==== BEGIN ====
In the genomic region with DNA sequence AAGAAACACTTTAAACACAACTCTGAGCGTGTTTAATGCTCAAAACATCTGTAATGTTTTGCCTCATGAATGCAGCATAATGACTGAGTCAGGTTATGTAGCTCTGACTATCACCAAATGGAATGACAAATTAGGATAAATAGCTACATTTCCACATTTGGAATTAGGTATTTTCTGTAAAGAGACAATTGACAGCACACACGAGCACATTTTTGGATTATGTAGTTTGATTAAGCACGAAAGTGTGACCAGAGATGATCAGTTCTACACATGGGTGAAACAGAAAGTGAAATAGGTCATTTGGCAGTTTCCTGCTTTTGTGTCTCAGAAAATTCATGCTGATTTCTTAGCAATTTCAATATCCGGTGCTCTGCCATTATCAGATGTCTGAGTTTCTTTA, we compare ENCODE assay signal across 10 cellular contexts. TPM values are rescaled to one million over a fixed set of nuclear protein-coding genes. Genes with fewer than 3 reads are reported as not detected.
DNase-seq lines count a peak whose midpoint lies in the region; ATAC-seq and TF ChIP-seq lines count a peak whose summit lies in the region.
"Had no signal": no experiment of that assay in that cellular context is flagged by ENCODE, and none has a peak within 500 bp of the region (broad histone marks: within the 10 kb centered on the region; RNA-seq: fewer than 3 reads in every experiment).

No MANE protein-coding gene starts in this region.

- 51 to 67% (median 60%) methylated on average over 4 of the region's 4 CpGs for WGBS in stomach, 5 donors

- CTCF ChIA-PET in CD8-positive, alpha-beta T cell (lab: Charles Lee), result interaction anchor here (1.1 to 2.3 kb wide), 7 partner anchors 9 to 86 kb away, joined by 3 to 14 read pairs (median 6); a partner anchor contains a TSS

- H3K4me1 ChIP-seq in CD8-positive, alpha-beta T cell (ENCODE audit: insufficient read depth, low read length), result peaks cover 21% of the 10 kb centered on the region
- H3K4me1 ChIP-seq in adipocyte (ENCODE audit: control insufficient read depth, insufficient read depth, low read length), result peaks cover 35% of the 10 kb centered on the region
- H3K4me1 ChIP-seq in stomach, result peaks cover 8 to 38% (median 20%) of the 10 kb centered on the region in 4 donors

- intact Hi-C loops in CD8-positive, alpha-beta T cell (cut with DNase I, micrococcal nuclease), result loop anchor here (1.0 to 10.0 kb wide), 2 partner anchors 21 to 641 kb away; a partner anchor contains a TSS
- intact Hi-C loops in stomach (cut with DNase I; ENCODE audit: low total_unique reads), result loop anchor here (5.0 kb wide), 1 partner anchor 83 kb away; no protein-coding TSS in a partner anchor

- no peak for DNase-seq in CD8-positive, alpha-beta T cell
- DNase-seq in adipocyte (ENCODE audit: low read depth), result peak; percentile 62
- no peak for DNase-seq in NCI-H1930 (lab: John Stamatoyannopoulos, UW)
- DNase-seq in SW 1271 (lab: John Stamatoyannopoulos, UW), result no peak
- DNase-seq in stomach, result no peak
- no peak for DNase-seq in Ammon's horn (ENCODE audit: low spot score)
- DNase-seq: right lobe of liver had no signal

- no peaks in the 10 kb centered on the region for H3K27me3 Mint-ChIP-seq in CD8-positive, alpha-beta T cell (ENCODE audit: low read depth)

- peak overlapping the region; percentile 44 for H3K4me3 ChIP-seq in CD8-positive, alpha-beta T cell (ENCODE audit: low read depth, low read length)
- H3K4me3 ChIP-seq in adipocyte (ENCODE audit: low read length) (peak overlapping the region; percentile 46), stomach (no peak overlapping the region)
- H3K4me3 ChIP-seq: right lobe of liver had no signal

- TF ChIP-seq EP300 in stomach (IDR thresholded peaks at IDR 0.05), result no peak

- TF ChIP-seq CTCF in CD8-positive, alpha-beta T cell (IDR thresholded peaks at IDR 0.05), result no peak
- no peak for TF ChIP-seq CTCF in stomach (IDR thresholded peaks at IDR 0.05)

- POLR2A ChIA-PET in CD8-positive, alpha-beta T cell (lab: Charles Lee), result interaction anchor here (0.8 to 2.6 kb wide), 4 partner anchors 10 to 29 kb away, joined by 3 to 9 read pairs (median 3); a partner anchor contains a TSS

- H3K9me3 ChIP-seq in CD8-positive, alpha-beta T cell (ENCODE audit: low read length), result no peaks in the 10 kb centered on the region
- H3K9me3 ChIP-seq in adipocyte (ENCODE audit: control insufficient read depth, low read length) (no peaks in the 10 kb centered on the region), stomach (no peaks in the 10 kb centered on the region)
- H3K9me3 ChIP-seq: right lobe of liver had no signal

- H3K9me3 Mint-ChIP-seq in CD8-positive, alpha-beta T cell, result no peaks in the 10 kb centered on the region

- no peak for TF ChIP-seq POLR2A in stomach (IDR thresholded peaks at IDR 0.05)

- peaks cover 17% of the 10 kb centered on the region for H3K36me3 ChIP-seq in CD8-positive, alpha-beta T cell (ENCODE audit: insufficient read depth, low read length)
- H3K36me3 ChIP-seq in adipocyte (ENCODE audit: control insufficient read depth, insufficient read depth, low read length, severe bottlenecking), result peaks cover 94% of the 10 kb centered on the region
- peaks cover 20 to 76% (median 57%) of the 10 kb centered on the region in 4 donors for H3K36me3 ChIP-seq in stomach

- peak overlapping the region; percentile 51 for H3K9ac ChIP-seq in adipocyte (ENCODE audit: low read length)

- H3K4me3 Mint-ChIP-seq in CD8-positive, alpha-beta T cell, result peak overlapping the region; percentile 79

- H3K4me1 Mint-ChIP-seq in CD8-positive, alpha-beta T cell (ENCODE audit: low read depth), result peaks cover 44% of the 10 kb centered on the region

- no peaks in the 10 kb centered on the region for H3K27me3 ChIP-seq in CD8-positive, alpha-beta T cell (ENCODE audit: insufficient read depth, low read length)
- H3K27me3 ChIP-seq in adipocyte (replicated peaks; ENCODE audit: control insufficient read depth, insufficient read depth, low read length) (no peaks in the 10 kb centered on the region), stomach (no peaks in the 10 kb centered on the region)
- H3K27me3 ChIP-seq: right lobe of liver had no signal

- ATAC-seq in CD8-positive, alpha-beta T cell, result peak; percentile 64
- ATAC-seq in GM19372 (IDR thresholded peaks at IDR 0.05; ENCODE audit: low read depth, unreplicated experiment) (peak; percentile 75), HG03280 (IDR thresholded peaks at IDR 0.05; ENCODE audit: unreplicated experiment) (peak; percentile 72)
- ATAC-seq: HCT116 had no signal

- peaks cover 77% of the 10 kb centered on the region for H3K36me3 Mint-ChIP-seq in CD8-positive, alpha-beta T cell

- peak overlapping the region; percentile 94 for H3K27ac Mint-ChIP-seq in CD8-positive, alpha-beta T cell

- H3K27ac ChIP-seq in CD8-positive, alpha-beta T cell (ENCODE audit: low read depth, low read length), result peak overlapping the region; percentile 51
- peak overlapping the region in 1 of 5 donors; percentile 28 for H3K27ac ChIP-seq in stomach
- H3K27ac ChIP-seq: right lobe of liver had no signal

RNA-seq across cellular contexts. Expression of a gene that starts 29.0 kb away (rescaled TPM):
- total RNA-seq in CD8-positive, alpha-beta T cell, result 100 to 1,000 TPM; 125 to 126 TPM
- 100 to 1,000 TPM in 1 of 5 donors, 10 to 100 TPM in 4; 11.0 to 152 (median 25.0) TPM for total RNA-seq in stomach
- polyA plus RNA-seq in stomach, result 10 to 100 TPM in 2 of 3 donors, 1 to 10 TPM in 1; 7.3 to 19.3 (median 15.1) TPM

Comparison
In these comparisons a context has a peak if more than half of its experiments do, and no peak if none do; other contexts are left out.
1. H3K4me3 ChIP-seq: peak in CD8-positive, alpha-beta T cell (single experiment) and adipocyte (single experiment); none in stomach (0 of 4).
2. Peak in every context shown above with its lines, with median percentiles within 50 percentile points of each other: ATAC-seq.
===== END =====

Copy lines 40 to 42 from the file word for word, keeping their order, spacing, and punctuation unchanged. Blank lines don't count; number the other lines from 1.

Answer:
- H3K27me3 ChIP-seq: right lobe of liver had no signal

- ATAC-seq in CD8-positive, alpha-beta T cell, result peak; percentile 64
- ATAC-seq in GM19372 (IDR thresholded peaks at IDR 0.05; ENCODE audit: low read depth, unreplicated experiment) (peak; percentile 75), HG03280 (IDR thresholded peaks at IDR 0.05; ENCODE audit: unreplicated experiment) (peak; percentile 72)